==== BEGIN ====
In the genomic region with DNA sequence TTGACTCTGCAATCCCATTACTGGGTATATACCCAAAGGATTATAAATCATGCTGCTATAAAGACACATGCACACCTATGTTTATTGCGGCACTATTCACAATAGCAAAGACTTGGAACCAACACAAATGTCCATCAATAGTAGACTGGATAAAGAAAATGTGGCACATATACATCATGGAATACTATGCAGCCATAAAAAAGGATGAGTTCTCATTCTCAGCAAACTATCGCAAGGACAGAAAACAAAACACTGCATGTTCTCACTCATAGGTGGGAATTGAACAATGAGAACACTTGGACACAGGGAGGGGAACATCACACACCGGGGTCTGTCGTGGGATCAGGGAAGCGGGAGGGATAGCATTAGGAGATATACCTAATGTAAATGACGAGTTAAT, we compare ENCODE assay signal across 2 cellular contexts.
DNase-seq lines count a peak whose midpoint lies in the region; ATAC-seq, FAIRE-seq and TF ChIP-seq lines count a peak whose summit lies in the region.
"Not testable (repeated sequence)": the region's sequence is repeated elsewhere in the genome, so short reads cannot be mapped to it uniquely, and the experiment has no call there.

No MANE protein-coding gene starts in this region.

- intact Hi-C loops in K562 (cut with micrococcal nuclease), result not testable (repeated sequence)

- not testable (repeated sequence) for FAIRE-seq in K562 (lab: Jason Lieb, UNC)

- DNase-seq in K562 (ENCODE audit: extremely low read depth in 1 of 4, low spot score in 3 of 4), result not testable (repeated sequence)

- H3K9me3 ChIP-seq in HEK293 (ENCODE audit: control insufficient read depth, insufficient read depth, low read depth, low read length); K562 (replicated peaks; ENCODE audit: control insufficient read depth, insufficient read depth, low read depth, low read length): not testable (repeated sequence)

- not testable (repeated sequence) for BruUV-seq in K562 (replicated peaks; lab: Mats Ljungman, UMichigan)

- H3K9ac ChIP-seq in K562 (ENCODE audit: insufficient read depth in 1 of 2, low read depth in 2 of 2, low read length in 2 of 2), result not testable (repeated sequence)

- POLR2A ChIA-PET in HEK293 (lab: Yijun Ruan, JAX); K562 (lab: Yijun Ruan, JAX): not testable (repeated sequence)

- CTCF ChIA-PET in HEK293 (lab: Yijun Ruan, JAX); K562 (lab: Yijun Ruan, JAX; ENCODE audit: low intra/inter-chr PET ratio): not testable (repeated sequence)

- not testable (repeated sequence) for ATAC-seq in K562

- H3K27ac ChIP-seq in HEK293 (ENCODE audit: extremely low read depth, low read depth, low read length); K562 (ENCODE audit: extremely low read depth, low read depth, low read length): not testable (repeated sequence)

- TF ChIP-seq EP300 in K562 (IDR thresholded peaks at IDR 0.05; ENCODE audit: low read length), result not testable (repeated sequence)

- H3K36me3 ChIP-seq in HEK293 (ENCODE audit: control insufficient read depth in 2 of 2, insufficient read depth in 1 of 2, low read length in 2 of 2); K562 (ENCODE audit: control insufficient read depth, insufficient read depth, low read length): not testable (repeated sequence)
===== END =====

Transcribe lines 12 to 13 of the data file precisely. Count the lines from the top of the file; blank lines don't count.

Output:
- CTCF ChIA-PET in HEK293 (lab: Yijun Ruan, JAX); K562 (lab: Yijun Ruan, JAX; ENCODE audit: low intra/inter-chr PET ratio): not testable (repeated sequence)

- not testable (repeated sequence) for ATAC-seq in K562